Libyan Revolution

Publié 18 octobre 2011 User_image_bg Ke Zhao


Libya is in a state of crisis.

In a civil war between military insurgents and Muammar al-Gaddafi's regime, armed conflict has swept the country and raged on for over two hundred days - with no definite end in sight.

But though the light at the end of the tunnel may not yet be clear, this is a revolution born out of necessity. These revolutionaries must continue to fight, to persevere, and to stand up for their basic human rights.

They watched their brothers fall into a pool of their own blood, their large brown eyes losing all the color that they once possessed as any nineteen year-old man had. They marched towards the gate, chanting for freedom and basic human rights, as that tank faced them with cold apathy. They extended their arms as fearless soldiers, waving their flags, demanding what they so rightly possess from that giant, stone-hearted monster of a government.

They, the revolutionaries, along with their nameless army of admirable bravery, marched on with civility and dignity, as men and women barefooted in their own skin in spite of the burning asphalt. They are not following the damned path that so many millions before them have tread like slaves bound to a master. No, they refuse to walk into that same burning Hell.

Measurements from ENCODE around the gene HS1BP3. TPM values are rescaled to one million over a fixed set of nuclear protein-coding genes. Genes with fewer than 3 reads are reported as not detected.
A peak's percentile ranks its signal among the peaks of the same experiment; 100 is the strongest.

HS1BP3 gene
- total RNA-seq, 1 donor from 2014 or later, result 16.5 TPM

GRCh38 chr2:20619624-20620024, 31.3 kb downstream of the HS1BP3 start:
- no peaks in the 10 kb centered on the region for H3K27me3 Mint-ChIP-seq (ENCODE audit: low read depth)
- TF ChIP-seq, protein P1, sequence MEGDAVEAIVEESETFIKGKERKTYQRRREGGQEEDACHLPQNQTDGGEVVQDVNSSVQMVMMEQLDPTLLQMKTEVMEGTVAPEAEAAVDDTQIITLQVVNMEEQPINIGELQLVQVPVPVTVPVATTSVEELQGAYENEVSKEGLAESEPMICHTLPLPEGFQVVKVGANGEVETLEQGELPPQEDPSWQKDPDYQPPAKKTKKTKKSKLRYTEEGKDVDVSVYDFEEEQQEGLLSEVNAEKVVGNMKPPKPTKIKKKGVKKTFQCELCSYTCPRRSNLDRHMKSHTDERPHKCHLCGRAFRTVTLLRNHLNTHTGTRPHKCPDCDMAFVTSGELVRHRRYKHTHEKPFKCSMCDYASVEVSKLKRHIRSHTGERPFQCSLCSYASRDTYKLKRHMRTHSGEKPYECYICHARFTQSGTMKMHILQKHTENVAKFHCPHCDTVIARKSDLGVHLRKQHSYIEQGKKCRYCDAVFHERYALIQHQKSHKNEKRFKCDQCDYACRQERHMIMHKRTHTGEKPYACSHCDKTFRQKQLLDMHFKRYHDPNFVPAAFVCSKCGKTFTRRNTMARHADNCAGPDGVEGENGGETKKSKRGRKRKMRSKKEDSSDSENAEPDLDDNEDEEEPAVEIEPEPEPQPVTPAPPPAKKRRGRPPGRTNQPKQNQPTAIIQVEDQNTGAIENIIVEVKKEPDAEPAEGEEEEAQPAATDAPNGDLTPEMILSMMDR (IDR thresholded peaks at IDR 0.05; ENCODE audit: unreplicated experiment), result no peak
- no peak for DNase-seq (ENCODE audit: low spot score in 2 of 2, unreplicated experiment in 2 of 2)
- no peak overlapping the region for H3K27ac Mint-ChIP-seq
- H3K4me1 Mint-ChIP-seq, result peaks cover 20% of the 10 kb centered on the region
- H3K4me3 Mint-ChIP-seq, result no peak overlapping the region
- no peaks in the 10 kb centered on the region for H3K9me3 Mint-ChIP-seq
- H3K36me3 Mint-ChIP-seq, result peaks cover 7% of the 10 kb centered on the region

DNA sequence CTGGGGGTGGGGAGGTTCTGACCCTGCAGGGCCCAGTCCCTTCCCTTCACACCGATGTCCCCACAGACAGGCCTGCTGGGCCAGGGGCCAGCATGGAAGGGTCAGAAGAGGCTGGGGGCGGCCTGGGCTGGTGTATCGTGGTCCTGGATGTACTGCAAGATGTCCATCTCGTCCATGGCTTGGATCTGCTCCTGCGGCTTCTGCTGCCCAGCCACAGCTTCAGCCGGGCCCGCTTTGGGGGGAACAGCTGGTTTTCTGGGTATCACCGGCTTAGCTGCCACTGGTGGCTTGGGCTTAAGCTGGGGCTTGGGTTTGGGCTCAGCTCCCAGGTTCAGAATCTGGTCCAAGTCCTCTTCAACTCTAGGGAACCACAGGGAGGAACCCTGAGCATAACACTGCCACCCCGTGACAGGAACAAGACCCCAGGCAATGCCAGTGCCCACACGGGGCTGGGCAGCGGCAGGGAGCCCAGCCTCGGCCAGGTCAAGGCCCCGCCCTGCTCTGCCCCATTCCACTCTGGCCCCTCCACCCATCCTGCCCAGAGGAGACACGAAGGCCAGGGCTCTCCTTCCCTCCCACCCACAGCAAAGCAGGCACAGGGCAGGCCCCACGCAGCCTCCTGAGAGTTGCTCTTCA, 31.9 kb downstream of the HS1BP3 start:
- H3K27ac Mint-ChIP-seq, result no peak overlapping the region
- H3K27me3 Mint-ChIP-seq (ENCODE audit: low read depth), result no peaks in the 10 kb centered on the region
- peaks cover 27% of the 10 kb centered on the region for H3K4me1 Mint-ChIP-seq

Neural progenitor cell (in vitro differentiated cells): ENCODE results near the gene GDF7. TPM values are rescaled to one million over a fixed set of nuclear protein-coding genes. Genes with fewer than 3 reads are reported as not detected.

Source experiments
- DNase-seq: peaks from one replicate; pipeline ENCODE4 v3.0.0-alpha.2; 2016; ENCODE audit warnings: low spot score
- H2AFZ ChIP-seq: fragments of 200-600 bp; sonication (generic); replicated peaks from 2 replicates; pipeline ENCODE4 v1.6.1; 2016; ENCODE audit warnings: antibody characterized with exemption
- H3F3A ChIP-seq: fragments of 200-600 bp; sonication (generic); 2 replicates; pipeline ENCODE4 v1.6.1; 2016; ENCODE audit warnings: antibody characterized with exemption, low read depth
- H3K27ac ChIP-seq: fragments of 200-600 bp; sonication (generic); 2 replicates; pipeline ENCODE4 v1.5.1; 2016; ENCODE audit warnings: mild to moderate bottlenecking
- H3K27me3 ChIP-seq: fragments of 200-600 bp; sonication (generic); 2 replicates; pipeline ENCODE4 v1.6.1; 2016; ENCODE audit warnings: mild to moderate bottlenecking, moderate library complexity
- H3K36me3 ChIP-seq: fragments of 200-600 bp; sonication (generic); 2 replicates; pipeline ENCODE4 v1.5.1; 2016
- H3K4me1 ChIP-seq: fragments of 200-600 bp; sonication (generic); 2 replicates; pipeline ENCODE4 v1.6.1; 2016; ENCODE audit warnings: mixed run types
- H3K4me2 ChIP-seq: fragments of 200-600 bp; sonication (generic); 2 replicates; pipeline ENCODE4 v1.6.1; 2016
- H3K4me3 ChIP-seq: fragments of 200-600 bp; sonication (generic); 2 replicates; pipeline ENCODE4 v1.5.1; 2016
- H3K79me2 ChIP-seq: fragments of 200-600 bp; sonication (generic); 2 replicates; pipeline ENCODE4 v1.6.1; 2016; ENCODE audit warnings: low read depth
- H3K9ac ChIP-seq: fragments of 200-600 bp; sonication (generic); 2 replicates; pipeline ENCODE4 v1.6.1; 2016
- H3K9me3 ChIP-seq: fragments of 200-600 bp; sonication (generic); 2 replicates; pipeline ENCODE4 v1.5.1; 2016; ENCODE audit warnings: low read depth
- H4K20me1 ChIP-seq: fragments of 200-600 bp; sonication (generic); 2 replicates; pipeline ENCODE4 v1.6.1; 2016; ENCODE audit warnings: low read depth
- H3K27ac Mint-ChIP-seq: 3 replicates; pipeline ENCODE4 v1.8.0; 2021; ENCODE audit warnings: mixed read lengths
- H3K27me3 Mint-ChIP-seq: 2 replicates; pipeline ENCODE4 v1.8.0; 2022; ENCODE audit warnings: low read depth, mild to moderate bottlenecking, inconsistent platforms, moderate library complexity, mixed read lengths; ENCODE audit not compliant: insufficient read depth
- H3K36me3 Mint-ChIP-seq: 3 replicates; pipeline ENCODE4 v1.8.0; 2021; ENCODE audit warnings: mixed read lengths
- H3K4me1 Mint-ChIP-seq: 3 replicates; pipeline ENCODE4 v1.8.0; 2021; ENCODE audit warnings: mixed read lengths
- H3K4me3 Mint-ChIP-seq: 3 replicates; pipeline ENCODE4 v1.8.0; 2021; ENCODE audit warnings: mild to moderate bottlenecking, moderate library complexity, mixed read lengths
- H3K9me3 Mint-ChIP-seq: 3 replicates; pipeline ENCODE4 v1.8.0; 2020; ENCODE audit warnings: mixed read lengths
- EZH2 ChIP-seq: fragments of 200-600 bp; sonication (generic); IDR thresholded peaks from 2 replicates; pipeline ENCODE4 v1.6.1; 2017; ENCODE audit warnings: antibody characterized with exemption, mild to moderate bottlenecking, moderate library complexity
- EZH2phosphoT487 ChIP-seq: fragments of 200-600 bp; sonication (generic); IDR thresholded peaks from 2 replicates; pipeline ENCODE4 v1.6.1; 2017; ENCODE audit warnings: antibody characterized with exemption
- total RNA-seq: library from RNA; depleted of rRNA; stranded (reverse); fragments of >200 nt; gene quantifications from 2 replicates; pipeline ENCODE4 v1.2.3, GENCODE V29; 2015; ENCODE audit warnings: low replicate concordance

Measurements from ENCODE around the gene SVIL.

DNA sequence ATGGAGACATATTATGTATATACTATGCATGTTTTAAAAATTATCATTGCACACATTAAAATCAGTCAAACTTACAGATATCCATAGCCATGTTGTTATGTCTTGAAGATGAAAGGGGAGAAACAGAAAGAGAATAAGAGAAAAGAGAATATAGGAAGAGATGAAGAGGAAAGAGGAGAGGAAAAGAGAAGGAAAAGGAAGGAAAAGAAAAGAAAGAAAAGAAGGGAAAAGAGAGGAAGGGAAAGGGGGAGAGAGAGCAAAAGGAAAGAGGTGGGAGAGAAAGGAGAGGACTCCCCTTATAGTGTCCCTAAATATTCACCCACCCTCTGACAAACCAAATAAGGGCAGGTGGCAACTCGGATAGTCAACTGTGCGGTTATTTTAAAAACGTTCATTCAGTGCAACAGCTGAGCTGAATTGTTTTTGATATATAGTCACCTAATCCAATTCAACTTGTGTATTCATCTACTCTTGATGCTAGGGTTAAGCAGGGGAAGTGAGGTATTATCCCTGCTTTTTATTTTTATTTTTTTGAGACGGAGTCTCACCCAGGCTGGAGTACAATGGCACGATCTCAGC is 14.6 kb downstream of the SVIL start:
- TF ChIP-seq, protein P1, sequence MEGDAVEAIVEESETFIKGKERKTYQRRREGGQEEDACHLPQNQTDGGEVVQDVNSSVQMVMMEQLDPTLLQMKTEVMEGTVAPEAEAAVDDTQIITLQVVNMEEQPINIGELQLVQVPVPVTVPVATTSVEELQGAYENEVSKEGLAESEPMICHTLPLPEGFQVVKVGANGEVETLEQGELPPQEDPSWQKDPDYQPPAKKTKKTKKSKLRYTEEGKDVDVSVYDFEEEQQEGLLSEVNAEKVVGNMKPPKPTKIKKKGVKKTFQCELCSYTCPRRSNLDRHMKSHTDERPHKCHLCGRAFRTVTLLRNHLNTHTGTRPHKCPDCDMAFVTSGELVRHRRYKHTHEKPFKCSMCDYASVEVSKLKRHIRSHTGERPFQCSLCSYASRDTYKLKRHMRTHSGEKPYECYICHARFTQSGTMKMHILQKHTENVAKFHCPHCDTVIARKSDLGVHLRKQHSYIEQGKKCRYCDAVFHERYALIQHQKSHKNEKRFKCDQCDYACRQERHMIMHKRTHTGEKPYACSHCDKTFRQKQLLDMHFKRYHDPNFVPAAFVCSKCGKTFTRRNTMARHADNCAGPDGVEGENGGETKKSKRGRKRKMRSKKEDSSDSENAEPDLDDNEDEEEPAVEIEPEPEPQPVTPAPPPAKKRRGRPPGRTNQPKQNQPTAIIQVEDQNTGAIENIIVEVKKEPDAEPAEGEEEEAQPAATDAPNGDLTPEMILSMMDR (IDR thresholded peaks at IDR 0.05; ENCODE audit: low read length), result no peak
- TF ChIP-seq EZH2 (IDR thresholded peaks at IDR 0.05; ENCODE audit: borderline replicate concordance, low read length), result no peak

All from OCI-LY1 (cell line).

They are forging their own path. They are breaking the asphalt, and building new roads from ashes, with their own flesh and skin, tears and blood.

Fragile as any young revolutionaries, they may cry. They may cry, but they dare not stop. And so they walk on. They walk on with tears in their eyes - tears for their fallen brothers and sisters - but with their heads held high. Because they will not be chained to the same abusive institution of government any longer; they are determined to be freed and to pave a path of political freedom for the children of the future.

The road is long, and the battle is horrendous.

They are young. They are fearful.

But they must not give up. Because until that monster learns to listen to them, respect them, and treat them as human beings, they must continue to fight for the rights that they rightly deserve.




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